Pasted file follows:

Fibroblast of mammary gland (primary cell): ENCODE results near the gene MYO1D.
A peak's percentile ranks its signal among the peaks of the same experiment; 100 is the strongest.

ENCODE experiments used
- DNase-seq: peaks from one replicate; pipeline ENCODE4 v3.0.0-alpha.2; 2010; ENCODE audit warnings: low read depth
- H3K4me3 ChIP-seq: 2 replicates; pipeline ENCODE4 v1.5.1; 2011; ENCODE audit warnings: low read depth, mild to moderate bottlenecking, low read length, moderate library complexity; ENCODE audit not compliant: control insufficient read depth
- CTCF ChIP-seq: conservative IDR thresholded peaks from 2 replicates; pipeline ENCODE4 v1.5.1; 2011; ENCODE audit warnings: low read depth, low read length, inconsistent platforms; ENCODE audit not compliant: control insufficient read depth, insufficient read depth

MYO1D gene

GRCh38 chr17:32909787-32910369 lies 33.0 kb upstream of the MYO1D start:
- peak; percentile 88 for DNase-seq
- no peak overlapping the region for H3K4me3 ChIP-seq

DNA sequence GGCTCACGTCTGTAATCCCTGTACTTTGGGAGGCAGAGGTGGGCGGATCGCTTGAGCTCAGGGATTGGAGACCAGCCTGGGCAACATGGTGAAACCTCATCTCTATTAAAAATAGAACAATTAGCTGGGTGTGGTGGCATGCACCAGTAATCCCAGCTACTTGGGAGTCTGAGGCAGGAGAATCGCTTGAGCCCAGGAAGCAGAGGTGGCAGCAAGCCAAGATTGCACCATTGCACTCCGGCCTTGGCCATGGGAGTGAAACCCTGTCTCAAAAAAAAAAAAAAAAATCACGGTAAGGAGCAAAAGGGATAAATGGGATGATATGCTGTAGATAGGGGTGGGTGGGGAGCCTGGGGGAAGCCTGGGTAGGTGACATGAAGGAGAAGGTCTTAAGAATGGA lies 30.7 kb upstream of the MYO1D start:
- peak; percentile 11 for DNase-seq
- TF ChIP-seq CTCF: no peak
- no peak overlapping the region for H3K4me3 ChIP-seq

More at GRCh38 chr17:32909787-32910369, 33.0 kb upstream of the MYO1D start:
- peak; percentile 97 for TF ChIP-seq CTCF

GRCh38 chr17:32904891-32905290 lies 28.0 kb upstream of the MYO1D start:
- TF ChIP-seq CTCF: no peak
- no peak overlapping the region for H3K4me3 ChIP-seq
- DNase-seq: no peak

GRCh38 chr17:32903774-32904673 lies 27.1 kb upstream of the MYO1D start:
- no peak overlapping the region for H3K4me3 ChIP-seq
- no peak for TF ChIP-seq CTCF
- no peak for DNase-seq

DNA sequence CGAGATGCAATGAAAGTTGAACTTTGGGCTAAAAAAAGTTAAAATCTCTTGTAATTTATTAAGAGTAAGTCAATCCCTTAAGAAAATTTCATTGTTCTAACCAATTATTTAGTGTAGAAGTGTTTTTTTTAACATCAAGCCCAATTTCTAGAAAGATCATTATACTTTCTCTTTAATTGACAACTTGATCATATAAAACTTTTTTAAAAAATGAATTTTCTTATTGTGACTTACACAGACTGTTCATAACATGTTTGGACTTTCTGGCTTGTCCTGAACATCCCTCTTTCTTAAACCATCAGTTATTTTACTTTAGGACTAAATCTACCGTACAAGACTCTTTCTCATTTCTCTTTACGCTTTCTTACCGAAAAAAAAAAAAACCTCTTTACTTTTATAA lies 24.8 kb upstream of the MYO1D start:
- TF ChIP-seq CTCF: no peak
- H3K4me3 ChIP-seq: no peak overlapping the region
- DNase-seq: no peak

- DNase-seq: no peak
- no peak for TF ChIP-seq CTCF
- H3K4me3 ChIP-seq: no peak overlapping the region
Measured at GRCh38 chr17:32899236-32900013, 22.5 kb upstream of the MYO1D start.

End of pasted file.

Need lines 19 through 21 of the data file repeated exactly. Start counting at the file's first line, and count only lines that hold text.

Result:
- no peak overlapping the region for H3K4me3 ChIP-seq
- DNase-seq: no peak

GRCh38 chr17:32903774-32904673 lies 27.1 kb upstream of the MYO1D start: